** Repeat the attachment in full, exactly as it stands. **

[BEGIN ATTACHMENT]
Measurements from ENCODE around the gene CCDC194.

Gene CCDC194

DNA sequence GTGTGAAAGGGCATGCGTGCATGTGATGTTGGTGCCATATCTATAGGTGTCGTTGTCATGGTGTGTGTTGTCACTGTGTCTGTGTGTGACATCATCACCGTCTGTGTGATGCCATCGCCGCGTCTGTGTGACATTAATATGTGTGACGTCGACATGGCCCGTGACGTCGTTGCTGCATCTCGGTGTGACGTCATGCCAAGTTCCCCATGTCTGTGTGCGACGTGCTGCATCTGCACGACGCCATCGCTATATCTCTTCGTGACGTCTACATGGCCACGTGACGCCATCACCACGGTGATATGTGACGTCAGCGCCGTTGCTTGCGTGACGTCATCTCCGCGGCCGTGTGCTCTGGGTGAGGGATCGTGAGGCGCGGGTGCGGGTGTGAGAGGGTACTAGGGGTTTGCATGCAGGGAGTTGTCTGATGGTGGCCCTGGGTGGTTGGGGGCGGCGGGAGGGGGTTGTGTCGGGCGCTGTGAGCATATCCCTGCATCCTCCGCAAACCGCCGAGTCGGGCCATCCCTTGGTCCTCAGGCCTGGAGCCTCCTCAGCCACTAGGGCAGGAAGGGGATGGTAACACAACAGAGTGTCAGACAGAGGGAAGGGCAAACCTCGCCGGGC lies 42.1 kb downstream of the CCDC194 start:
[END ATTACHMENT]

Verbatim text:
Measurements from ENCODE around the gene CCDC194.

Gene CCDC194

DNA sequence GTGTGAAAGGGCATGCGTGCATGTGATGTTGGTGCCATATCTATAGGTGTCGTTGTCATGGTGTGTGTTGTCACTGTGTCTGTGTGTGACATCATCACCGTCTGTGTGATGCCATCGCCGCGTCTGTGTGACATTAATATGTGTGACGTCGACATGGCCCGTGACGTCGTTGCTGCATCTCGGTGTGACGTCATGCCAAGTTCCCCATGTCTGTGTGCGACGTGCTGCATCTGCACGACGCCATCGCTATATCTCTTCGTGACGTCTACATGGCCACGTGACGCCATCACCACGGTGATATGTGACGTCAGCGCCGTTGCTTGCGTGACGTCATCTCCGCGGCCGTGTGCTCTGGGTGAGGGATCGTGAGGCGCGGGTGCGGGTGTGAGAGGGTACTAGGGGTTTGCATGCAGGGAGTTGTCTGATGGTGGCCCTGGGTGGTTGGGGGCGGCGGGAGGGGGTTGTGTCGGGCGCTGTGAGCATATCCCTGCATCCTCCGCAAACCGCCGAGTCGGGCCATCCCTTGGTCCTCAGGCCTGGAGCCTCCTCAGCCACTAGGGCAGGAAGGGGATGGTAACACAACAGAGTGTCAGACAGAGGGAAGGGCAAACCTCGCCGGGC lies 42.1 kb downstream of the CCDC194 start: